The first award George Lucas won (well, I’m guessing, he could have played the violin in 6th grade to success) was for best film at the USC student showcase in 1967, with his 15-minute Electronic Labyrinth THX 1138 4EB. Francis Ford Coppola teamed up with Lucas to produce the feature version, the now-classic THX 1138, made in 1971. Decidedly minimal and La Jetee-esque, it is about a man in the future tagged as THX 1138 who runs through endless tunnels trying to escape from some sort of police state, that warns escapees to not go through that last door. While the feature expanded heavily on the story and characters, it’s the proficient short that established the film’s atmosphere of 1984-style technological fear, as much about science fiction as it is about getting lost in the country’s maze of military psychology. Let’s face it – there are too many running shots here to sustain 15 minutes. But the short has a minimal utopian tone so effective that it comes close to reaching existential art.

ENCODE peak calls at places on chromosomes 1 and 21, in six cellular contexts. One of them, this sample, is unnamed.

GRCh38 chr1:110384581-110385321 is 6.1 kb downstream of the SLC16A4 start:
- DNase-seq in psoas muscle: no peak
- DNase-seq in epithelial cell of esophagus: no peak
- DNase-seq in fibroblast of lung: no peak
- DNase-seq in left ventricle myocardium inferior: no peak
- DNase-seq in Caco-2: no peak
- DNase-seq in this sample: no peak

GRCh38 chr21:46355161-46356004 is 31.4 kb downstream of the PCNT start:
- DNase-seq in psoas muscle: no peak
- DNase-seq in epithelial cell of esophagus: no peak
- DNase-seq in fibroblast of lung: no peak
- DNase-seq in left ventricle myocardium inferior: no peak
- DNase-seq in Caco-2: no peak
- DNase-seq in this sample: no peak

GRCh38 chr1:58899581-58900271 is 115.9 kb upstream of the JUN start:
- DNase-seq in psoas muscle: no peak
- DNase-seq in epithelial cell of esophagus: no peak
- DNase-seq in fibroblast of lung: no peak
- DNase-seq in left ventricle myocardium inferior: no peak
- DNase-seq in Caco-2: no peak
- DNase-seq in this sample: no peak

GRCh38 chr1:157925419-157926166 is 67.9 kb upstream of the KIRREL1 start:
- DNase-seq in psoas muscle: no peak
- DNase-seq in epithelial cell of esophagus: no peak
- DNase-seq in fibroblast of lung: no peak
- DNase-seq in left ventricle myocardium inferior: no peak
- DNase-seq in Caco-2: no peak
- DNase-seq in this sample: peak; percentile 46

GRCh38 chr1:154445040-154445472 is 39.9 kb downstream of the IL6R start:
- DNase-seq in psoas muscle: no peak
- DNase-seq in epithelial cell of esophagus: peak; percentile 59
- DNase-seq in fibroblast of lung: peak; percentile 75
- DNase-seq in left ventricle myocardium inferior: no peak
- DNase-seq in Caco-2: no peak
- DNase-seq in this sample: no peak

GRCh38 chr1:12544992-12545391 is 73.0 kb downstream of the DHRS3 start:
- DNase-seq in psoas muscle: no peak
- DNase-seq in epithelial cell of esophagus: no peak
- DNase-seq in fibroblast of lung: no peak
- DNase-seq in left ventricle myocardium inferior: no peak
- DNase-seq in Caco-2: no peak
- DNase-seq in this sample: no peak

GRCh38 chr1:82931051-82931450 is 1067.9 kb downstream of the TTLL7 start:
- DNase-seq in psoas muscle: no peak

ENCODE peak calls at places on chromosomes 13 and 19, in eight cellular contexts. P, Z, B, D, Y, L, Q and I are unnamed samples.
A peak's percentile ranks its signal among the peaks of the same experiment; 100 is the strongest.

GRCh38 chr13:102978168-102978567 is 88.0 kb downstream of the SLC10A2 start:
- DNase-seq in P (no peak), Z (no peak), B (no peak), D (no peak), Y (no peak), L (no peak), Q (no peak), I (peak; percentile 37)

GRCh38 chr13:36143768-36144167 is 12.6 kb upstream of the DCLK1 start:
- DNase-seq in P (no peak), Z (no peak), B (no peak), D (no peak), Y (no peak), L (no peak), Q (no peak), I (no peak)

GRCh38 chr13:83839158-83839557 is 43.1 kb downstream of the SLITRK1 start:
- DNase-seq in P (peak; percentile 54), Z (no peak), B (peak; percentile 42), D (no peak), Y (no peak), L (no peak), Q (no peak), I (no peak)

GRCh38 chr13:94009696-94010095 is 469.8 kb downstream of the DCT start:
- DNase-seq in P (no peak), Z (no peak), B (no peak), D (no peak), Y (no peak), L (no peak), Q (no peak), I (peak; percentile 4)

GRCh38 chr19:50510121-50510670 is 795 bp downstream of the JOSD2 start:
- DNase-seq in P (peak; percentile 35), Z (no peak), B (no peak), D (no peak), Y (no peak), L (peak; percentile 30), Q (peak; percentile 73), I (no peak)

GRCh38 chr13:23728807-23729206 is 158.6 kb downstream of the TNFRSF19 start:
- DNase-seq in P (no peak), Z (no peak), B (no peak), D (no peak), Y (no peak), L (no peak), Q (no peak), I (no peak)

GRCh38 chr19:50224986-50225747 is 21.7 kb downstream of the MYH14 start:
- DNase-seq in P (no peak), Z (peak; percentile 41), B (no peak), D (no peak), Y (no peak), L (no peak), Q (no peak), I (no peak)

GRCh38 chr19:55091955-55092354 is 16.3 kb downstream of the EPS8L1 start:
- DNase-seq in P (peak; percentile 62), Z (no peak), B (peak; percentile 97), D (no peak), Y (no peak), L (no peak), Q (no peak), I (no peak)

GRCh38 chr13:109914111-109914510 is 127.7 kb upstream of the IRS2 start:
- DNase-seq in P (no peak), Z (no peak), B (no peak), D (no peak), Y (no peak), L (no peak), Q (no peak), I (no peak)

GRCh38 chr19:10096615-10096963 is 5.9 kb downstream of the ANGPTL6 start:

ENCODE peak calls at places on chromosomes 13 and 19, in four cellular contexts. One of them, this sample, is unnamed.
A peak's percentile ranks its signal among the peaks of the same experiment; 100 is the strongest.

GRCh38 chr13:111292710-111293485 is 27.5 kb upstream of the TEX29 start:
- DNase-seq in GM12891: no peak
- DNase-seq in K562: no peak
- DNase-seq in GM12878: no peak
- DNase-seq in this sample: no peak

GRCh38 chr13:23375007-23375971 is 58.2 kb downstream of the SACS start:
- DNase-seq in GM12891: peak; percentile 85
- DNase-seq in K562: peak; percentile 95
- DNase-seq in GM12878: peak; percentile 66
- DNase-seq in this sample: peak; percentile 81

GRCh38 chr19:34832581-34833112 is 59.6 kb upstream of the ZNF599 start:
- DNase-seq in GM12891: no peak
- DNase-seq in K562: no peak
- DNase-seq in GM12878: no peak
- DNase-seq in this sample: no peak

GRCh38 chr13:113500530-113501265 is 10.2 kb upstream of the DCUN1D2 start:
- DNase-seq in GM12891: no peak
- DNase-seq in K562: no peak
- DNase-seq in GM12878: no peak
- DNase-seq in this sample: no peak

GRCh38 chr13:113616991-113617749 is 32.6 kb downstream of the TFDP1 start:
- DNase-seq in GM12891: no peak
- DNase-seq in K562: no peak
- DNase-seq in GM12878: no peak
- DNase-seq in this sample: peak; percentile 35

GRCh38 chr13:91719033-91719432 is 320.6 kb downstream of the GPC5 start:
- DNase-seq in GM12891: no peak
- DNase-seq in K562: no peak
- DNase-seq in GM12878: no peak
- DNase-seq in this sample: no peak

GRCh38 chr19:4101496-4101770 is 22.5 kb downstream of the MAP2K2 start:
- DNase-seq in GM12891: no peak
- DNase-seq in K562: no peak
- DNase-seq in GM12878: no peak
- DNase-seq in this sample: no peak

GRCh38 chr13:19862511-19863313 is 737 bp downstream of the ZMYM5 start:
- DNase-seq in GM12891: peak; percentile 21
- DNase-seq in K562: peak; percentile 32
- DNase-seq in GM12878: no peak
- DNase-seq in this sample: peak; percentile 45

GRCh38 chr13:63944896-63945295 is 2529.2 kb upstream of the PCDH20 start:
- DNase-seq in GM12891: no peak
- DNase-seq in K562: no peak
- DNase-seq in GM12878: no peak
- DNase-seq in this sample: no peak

Slide 10: From Cashback to Cashback

Writer-director Sean Ellis scored so much acclaim with the 19-minute short version of Cashback (2004), including an Oscar nomination, that he went back and added 80+ minutes to the film to make it a feature (released in 2006). Following an earnest art school teen, the short answers your dreams of being able to stop time. Being so bored working at a supermarket, main character Ben reacts to a big breakup by forcing time to stop at his will. This of course leads to undressing women for his charcoal sketches. Besides the ridiculous casting of all young, hip models (supermarket or American Apparel?), the short actually succeeds with a certain innocence to the main guy and a very nice, flowing style to the camerawork and narration. The feature doesn’t work quite as well for many viewers, adding a lot more narration and too-endearing supermarket shots, but the love of fighting back from the bottom of society’s food chain is still present and cheerful.